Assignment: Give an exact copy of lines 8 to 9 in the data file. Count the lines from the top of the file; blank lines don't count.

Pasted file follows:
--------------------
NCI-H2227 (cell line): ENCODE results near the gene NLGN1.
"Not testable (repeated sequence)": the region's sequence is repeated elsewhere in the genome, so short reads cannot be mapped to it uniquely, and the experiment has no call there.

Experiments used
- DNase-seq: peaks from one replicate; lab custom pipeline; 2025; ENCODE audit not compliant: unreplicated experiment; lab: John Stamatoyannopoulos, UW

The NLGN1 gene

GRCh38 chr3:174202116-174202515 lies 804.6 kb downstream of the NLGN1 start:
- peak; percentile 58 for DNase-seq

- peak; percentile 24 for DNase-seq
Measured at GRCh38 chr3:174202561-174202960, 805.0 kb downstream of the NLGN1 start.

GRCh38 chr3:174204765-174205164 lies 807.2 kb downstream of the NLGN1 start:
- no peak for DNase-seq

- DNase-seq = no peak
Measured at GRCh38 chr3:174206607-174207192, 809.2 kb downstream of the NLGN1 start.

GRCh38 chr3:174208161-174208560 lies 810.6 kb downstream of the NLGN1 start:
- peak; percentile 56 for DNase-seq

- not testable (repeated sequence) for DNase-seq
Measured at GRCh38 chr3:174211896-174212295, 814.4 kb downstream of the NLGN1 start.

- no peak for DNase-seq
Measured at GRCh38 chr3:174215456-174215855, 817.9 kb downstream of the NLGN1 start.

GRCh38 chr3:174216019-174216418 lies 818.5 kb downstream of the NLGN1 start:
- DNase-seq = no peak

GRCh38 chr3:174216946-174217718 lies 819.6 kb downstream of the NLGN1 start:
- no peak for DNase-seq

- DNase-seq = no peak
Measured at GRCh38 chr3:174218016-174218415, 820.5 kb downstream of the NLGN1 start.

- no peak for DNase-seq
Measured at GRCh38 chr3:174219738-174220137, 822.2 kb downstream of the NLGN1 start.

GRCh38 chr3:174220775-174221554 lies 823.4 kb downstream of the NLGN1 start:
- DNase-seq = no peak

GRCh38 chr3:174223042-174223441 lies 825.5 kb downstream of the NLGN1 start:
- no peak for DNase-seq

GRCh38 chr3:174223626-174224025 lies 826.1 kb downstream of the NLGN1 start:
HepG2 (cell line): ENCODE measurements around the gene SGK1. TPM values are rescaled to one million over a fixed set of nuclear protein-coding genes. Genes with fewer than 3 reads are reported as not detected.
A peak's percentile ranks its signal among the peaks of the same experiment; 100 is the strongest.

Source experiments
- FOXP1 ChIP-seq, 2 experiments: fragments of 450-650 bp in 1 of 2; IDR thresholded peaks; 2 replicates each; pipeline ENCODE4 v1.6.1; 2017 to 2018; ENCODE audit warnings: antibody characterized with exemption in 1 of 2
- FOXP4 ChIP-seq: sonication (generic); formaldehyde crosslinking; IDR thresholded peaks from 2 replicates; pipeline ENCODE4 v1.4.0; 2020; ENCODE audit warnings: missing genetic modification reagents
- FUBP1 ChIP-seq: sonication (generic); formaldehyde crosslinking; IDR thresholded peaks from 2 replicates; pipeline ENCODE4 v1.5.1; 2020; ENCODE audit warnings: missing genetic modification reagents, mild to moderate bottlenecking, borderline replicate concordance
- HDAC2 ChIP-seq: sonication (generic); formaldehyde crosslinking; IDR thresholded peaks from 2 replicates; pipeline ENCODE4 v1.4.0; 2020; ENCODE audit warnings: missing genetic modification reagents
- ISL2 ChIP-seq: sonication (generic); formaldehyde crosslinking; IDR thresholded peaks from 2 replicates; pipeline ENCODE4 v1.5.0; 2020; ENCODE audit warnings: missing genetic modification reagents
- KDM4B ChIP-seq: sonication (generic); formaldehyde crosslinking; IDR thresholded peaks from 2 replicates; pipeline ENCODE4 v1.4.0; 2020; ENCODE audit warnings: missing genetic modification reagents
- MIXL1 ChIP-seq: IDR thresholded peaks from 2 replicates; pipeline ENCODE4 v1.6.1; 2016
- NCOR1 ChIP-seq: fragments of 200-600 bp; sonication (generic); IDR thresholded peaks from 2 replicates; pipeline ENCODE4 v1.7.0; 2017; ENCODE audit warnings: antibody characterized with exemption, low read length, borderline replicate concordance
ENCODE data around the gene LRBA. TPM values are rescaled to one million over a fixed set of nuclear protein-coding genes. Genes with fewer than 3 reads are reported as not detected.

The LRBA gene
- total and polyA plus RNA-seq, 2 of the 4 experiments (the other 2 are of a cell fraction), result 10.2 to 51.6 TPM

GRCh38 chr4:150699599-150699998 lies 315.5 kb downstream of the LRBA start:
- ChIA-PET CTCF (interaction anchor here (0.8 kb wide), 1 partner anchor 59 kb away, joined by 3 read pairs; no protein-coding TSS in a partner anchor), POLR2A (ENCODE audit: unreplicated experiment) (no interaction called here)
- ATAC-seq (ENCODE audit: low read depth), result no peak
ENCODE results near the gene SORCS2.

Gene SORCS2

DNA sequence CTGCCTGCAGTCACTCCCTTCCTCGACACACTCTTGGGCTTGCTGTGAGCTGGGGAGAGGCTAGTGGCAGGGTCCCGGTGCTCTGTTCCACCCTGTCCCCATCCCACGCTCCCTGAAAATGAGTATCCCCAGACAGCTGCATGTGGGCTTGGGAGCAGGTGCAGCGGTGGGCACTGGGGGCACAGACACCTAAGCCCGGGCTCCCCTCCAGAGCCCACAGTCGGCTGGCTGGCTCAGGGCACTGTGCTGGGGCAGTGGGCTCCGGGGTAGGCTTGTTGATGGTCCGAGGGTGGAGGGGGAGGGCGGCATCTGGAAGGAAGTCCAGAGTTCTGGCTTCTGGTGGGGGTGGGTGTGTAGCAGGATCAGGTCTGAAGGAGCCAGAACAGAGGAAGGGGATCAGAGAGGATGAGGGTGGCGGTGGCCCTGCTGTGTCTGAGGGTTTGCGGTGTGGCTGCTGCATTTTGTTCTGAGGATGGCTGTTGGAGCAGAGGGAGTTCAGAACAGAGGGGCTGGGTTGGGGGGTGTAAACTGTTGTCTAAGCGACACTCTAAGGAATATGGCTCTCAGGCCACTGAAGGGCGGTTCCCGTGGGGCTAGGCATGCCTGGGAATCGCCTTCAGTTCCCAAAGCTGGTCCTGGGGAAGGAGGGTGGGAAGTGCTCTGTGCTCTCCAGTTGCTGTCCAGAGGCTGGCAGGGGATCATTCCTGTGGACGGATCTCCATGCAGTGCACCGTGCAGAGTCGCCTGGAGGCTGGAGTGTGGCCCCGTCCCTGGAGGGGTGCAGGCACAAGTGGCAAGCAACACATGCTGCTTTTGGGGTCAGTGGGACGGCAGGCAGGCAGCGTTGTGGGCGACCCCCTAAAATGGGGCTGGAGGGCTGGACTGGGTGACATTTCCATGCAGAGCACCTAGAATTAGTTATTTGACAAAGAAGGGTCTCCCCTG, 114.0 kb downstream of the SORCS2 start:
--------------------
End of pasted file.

- peak; percentile 24 for DNase-seq
Measured at GRCh38 chr3:174202561-174202960, 805.0 kb downstream of the NLGN1 start.